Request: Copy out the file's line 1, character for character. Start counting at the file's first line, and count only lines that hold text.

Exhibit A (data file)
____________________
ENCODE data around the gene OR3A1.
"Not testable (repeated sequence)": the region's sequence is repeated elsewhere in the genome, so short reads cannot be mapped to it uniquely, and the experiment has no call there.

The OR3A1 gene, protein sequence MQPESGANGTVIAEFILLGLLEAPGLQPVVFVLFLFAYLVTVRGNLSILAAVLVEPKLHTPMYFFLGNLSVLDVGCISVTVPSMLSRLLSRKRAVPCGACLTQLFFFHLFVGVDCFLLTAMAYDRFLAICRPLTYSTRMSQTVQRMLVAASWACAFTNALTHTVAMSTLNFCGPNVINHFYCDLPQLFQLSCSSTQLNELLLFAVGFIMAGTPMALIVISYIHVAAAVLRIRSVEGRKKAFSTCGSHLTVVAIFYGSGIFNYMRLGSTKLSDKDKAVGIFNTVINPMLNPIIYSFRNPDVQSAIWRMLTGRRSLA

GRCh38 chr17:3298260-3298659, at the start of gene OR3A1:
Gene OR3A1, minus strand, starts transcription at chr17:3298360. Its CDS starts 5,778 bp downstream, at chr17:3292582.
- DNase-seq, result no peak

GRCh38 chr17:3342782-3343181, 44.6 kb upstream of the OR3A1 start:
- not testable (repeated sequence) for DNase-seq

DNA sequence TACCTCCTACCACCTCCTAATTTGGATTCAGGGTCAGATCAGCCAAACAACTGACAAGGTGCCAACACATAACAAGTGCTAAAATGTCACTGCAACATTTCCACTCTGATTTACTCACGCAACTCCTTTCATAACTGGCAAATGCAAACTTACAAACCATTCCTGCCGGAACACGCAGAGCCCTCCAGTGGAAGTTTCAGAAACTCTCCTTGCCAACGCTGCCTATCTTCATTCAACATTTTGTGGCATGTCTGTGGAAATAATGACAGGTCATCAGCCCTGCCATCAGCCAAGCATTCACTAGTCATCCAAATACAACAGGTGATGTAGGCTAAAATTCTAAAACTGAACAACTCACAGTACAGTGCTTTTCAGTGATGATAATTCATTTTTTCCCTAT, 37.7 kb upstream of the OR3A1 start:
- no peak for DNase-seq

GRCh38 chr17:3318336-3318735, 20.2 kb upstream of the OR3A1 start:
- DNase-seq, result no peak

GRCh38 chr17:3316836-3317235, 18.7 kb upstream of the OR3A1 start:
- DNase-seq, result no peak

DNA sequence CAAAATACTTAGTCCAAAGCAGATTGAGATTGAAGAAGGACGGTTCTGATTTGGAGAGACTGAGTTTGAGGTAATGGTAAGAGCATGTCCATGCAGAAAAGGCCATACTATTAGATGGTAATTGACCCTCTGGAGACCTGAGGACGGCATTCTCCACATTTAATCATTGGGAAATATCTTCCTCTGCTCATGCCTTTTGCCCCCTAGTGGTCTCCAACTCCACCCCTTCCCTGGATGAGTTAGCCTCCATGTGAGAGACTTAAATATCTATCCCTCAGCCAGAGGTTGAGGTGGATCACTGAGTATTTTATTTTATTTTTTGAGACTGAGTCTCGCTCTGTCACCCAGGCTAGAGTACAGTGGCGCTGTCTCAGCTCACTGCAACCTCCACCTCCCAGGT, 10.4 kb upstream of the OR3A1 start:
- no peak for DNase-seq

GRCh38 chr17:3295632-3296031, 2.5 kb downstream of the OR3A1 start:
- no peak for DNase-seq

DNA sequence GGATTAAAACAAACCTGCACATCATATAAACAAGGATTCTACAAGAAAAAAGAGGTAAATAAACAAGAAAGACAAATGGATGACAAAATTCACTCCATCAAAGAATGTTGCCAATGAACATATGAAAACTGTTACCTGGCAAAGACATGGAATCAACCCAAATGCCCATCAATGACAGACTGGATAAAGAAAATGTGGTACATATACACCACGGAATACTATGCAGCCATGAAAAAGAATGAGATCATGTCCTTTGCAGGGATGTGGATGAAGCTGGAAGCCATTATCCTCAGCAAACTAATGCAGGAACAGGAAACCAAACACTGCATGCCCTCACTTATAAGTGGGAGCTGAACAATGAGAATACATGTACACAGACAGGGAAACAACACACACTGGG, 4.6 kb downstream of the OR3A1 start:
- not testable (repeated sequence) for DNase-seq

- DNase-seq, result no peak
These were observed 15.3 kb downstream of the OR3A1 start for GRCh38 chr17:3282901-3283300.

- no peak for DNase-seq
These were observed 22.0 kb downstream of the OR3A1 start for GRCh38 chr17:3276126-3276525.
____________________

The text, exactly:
ENCODE data around the gene OR3A1.